It comes in gentle waves and is interspersed by cries and then the odd, massed shout. Realisation comes softly. Someone, somewhere, is playing football. Someone, somewhere, has scored a goal.
The truth is almost romantic. At the Western Baths Club, just off Byres Road, their first competitive game of boys' football is being played, at under 11s level. After 137 years, an institution has formally, but warmly, embraced fitba'.
The indoor playing arena has, of course, been no stranger to the round ball game and Ian McCall, former Rangers player and former manager of such as Dundee United and Partick Thistle, has taken coaching classes there for youngsters over the past few years. But yesterday saw the first competitive match at Western Baths since it opened in 1876. The honoured opponents were a side from Bishopton and, in the way of modern boys' football, it would almost be rude to count the goals - never mind tally the score - but the red-shirted Western boys were highly impressive.
There were watched by McCall, a man who sprayed passes around Ibrox and then bellowed and fretted up and down the technical areas of Falkirk, Clydebank, Airdrieonians, Dundee United, Queen of the South, Morton and Thistle.
Sitting in the club's bistro, he points to the photographs of characters and teams from history and says: "Wouldn't it be great if one of the boys who is playing here today can come into the club in 40 years and point to a photie on the wall of the first football team?"
His decision to form a competitive team came easily: "There has never been a football team here and I thought: 'Why not?' I took coaching sessions and some of the boys are really excellent. My plan is to play them in four-a-side matches here about once a month, against boys' clubs, BB teams, whatever."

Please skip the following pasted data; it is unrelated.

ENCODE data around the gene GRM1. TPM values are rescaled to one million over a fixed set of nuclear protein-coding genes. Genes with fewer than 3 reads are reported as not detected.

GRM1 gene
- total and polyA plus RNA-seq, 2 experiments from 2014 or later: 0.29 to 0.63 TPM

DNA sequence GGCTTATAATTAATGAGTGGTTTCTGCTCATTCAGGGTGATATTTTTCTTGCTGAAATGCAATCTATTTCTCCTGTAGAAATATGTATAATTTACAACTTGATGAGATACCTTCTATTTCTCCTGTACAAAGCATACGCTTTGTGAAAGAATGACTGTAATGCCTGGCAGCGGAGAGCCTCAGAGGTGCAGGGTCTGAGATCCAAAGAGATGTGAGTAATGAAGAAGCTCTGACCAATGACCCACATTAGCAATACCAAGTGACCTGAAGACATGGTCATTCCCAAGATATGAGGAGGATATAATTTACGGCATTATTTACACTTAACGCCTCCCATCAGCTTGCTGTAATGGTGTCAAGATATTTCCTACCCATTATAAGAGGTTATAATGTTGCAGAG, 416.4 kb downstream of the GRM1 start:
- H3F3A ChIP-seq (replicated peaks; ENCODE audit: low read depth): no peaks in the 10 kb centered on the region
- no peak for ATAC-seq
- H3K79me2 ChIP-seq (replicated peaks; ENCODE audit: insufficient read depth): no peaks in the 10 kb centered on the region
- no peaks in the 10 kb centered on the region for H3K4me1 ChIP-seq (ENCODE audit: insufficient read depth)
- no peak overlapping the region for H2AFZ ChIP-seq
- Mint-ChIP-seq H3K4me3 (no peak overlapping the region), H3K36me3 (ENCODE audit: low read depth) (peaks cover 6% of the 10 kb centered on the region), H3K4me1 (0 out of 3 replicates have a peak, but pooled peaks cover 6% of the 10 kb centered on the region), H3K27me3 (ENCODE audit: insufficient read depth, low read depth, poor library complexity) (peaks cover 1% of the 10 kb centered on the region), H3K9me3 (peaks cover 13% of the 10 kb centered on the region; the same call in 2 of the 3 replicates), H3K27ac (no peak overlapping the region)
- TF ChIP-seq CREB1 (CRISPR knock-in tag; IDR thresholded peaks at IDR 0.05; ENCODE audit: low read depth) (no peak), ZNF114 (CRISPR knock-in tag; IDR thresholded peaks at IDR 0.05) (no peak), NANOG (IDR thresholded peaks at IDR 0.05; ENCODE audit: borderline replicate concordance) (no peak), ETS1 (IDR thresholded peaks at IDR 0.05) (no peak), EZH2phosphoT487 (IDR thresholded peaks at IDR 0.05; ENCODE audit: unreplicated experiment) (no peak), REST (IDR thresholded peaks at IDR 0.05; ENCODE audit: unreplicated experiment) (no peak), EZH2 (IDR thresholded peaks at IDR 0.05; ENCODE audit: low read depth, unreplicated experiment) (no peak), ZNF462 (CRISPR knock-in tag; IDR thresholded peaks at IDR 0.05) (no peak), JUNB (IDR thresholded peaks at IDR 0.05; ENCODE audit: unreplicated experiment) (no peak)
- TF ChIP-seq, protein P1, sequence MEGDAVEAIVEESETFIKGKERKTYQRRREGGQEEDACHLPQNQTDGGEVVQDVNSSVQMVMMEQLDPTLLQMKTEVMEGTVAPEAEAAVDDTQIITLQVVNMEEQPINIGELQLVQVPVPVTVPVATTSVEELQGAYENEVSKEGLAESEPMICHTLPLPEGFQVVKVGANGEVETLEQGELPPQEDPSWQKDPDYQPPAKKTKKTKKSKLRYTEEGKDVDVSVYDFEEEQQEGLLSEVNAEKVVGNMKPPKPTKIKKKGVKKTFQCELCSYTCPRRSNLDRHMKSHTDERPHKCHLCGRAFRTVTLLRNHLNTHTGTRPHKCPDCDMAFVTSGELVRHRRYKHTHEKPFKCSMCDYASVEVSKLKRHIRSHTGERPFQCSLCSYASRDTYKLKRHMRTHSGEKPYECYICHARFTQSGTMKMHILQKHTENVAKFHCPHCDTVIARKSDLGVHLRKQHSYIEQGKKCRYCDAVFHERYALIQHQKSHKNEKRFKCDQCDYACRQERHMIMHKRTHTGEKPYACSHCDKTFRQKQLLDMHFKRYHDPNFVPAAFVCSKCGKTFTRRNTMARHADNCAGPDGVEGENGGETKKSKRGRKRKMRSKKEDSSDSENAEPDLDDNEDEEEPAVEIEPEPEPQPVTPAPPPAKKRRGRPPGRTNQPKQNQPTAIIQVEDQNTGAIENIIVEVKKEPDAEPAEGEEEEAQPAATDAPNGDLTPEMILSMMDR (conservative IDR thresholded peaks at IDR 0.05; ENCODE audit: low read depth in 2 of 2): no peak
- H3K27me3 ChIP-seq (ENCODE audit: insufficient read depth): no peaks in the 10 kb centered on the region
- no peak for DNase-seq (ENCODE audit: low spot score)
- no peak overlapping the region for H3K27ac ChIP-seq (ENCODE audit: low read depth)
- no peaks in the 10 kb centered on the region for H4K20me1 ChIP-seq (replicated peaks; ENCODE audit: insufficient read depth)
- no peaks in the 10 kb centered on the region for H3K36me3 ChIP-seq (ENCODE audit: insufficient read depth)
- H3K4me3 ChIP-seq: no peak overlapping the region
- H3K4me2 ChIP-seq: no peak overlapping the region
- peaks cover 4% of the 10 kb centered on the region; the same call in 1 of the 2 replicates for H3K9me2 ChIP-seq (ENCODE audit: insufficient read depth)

It is perhaps fitting to talk of a pool of talent for a Western Baths team. Fraser Makeham, general manager of the club, points out that there are more than 600 junior members and that the idea of adding football to a roster that includes archery and netball was "an easy product to sell".
The club has 2500 members and Makeham adds: "Part of our vision and values is to be a community club so we jumped on an opportunity of having a professional football manager as a member to develop this idea."
It is certainly not a plan to attract new members. Makeham confirms that a waiting list is still in operation for a family membership that costs £985 annually.
The shouts of the boys in the main sports hall and the applause for the parents on the gantry must cause a moment of reflection for gentlemen of a certain age, witnessing a vibrant occasion at a club that seemed certain to die in the 1970s.
The battering of rain outside the modern hall emphasises the comfort and security of a club that survived "the day the roof fell in" when the pool was filled by debris from a collapse of the Victorian structure.
This was a dramatic sign of the frailty of the very fabric of a club whose membership was dwindling, whose boiler rarely worked and whose debts were accumulating.
"This is great," he says with a smile. The speaker is WH Mann - it seems uncommonly crude to address him as Bill - who has played the major role in the success story at the club. "It was about to close," he says of the dark seventies, before adding with a smile: "It could not be allowed to do so because I came every Monday, Wednesday and Friday."
The founder of financial company WH Mann, Bill threw himself professionally and financially into the Western Baths. "I even loaned some money," he says. "Mine, not my company's. This is now one of the most prosperous clubs in the country."
A cricket enthusiast who is also fond of rugby, how does Bill, who joined the club in 1943, feel about the birth of this youthful football team in Cranworth Street?
"Some clubs do not seem to welcome children but this one is designed to be friendly towards them. I was one myself once upon a time," says a man who admits to being in his 80th year.
The hall seems an unusual place, though, for McCall, once the coming coach in Scottish football, to be pursuing his vocation. He has not worked as a full-time manager since leaving Thistle in 2011 and now concedes he is missing the game at the highest level.
"I though my cv was pretty perfect for the Morton job," he says. The successful applicant was Kenny Shiels, the former Kilmarnock manager, who said all the jobs were being filled by Old Firm veterans.
"I probably missed out because I played with Rangers," says McCall with a chuckle. "I am not bitter but I have a notion to get back in. I have had two or three offers from Hong Kong, Shanghai and Singapore and I may just have to go abroad."
That would be an irony: a move to Asia for the coach who has just introduced the reality of a Western football team.